RBC Full Form – Red Blood Cell

RBC Full Form

RBC Full Form – Red Blood Cell

The word “Red blood cells” also known as “RBC”, also referred to as red cells.

The word “Erythroid cells” comes From Greek “erythros” for “red” and kytos for “hollow vessel”, with -cyte translated as “cell” in modern usage.

red blood corpuscles “in humans or any other animals not having nucleus in red blood cells“, haematids, erythroid cells or erythrocytes, are the most common type of blood cell and the vertebrate’s principal means of delivering oxygen (O2) to the body tissues via blood flow through the circulatory system.

RBCs take up oxygen in the lungs, or in fish the gills, and release it into tissues while squeezing through the body’s capillaries.

Each human red blood cell contains approximately 270 million of these hemoglobin molecules.

The cytoplasm of erythrocytes is rich in hemoglobin, it’s an iron-containing biomolecule that can bind oxygen and is responsible for the red color of the cells and the blood.

In humans, mature red blood cells are flexible and oval biconcave disks.

The cell membrane is composed of proteins and lipids, and this structure provides properties essential for physiological cell function such as deformability and stability while traversing the circulatory system and specifically the capillary network.

RBC Full Form – Red Blood Cell

They lack a cell nucleus and most organelles, to accommodate maximum space for hemoglobin.

they can be viewed as sacks of hemoglobin, with a plasma membrane as the sack.

Approximately 2.4 million new erythrocytes are produced per second in human adults.

The cells develop in the bone marrow and circulate for about 100–120 days in the body before their components are recycled by macrophages.

Each circulation takes about 60 seconds (one minute).

Nearly half of the blood’s volume (40% to 45%) is red blood cells.

Approximately 84% of the cells in the human body are 20–30 trillion red blood cells.

Packed red blood cells “PRBC”are red blood cells that have been donated, processed, and stored in a blood bank for blood transfusion.

Red blood cells in mammals anucleate when mature, meaning that they lack a cell nucleus.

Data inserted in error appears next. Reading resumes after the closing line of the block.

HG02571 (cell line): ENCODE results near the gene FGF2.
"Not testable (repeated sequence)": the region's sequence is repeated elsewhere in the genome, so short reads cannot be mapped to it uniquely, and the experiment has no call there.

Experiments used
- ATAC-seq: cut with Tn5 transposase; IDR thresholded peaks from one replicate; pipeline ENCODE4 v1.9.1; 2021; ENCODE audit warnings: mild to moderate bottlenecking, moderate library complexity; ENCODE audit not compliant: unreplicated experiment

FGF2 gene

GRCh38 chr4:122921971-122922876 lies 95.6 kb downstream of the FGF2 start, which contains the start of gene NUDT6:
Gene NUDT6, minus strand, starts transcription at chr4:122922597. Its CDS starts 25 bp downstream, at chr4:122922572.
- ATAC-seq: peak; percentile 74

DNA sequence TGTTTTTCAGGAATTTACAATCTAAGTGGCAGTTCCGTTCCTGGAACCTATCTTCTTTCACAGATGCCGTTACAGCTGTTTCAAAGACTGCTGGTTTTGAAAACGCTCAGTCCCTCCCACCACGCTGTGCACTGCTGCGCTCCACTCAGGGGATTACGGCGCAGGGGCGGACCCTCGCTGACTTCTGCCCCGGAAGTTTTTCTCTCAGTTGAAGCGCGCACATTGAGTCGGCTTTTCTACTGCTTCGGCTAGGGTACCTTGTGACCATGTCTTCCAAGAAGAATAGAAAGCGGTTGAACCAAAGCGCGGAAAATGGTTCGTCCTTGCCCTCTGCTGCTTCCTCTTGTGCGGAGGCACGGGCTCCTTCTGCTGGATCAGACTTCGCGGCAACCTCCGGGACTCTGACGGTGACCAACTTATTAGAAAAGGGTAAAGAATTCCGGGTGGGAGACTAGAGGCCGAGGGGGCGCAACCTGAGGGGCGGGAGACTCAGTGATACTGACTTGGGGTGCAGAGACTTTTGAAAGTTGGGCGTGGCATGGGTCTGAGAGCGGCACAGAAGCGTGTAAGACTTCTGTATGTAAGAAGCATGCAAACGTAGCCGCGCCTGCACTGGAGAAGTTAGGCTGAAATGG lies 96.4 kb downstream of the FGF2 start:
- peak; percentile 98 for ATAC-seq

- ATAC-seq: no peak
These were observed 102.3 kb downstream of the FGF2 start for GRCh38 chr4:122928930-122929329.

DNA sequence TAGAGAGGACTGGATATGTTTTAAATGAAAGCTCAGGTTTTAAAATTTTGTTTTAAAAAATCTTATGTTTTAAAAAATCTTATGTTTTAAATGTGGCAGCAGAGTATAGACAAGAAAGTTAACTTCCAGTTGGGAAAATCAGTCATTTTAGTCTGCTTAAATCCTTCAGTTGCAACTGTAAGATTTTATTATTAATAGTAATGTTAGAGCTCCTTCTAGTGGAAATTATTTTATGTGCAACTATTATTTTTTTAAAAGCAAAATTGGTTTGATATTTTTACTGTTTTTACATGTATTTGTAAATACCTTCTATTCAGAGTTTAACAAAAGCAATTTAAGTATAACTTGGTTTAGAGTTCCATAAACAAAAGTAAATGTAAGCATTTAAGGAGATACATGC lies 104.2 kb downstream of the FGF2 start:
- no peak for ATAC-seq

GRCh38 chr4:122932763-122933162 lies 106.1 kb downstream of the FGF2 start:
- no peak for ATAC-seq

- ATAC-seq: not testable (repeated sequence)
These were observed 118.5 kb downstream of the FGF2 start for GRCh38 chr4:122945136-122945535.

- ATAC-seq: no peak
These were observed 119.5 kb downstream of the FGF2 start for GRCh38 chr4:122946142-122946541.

In comparison, the red blood cells of other vertebrates have nuclei.

the only known exceptions are salamanders of the genus Batrachoseps and fish of the genus Maurolicus.

The elimination of the nucleus in vertebrate red blood cells has been offered as an explanation for the subsequent accumulation of non-coding DNA in the genome.

The argument runs as Efficient gas transport requires red blood cells to pass through very narrow capillaries, and this constrains their size.

In the absence of “nuclear elimination”, the accumulation of repeat sequences is constrained by the volume occupied by the nucleus, which increases with genome size.

Nucleated red blood cells in mammals consist of two forms such as

•”Normoblasts”, which are normal erythropoietic precursors to mature red blood cells, and

•”Megaloblasts”, which are abnormally large precursors that occur in megaloblastic anemias.

“Membrane composition” the Red blood cells are deformable,
flexible, are able to adhere to other cells, and are able to interface with immune cells.

Half of the membrane mass in human and most mammalian red blood cells are proteins. The other half are lipids, namely phospholipids and cholesterol.

Their membrane plays many roles in this. These functions are highly dependent on the membrane composition.

The red blood cell membrane is composed of 3 layers: the glycocalyx on the exterior, which is rich in carbohydrates.

The lipid bilayer which contains many transmembrane proteins, besides its lipidic main
constituents.

The membrane skeleton, a structural network of proteins located on the inner surface of the lipid bilayer.

The red blood cell membrane comprises a typical lipid bilayer, similar to what can be found in virtually all human cells.

Simply put, this lipid bilayer is composed of cholesterol and phospholipids in equal proportions by weight.

The lipid composition is important as it defines many physical properties such as membrane permeability and fluidity.

The activity of many membrane proteins is regulated by interactions with lipids in the bilayer.

Unlike cholesterol, which is evenly distributed between the inner and outer leaflets, the five major phospholipids are asymmetrically disposed, as:-

RBC Full Form – Red Blood Cell

Outer monolayer:-

Sphingomyelin (SM).
Phosphatidylcholine (PC);

Inner monolayer:-

Phosphatidylethanolamine (PE);
Phosphatidylserine (PS);
Phosphoinositol (PI) (in small amounts).

This asymmetric phospholipid distribution among the bilayer is the result of the function of several energy-dependent and energy-independent phospholipid transport proteins.

Proteins called “Flippases” move phospholipids from the outer to the inner monolayer, while others called “floppases” do the opposite operation, against a concentration gradient in an energy dependent manner.

There are also “scramblase” proteins that move phospholipids in both directions at the same time, down their concentration gradients in an energy-independent manner.

There is still considerable debate ongoing regarding the identity of these membrane maintenance proteins in the red cell membrane.

RBC Full Form – Red Blood Cell

See Also : WHO

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